This is a huge question that I can't begin to do justice to here, but I can give you a place to start.
Faulkner's heroes/protagonists are often unlikeable, even despicable characters, but he presents them without apology and sometimes even with dignity. Abner Snopes in "Barn Burning" is one such character.
Snopes is as unlikeable as unlikeable gets. He abuses his family, looks for reasons to start his little wars, and burns barns to get back at people who wrong him, as he sees it. I don't think he possesses one obvious and normal positive character trait.
However, at the same time, Abner Snopes is a poor man's hero, one might say. He, in a sense, does what many powerless people would like to do, but don't. We are refined, we know better. Abner does it anyway.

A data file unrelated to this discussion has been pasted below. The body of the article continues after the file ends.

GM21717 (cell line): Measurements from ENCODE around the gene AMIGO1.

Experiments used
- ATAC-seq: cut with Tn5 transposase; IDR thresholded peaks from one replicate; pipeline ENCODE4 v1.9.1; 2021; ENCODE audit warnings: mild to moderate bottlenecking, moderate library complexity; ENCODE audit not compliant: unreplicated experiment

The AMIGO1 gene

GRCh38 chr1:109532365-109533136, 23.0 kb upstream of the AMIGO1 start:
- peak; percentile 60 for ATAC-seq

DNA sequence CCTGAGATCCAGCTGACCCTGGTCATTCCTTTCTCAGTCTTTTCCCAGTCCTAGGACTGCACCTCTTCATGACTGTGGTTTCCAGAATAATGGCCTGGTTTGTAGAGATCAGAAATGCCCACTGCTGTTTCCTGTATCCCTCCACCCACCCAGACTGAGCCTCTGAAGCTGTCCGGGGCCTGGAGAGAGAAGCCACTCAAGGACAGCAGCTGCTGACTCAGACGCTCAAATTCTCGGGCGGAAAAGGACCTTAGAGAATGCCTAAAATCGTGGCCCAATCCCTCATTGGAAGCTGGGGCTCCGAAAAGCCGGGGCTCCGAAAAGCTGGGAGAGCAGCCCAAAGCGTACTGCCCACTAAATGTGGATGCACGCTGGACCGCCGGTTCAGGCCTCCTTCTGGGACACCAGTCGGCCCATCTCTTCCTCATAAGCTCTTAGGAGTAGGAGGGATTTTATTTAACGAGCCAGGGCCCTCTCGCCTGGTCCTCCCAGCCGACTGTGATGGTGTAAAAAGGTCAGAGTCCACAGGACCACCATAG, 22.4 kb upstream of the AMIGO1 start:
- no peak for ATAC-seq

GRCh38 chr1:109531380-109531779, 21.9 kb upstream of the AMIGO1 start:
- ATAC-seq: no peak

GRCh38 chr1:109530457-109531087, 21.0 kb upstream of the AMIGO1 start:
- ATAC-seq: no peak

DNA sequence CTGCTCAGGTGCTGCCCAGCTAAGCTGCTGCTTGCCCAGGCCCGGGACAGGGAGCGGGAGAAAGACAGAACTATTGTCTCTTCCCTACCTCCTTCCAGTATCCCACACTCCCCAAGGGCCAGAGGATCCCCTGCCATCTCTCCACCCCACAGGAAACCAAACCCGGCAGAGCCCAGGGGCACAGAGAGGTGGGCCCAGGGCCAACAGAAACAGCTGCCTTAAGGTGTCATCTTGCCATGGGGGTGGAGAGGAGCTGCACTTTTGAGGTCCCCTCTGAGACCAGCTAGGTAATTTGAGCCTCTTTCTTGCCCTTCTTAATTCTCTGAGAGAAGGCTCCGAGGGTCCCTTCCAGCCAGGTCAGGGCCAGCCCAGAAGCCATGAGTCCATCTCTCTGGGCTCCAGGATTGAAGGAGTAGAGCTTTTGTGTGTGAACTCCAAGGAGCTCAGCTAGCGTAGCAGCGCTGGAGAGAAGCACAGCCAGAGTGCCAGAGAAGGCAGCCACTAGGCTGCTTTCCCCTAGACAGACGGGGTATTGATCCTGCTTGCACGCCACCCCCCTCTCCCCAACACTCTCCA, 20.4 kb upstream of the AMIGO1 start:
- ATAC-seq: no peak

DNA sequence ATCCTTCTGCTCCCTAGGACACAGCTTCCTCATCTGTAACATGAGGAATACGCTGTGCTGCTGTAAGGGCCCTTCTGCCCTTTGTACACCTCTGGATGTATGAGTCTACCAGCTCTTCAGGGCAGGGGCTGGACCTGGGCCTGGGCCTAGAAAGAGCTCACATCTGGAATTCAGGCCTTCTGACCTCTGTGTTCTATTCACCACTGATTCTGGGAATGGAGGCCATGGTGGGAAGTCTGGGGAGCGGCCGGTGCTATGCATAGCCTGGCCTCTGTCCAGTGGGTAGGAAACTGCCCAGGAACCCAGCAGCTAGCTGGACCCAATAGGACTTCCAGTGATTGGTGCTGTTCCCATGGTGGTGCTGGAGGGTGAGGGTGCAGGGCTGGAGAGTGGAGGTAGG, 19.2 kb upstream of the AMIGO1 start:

Abner holds on to his dignity the only way he can. In his world (the South after the Civil War), he is dirt poor with few opportunities to improve his lot. He is powerless, as twentieth century thinkers realized most humans are in the face of overwhelming powerful economic and social forces. Dignity is in short supply, as they say, for modern man. But Abner will not give in. He will hold on to his dignity any way he can.
If you want ambiguity, Faulkner's your man, and "Barn Burning" is a good place to start.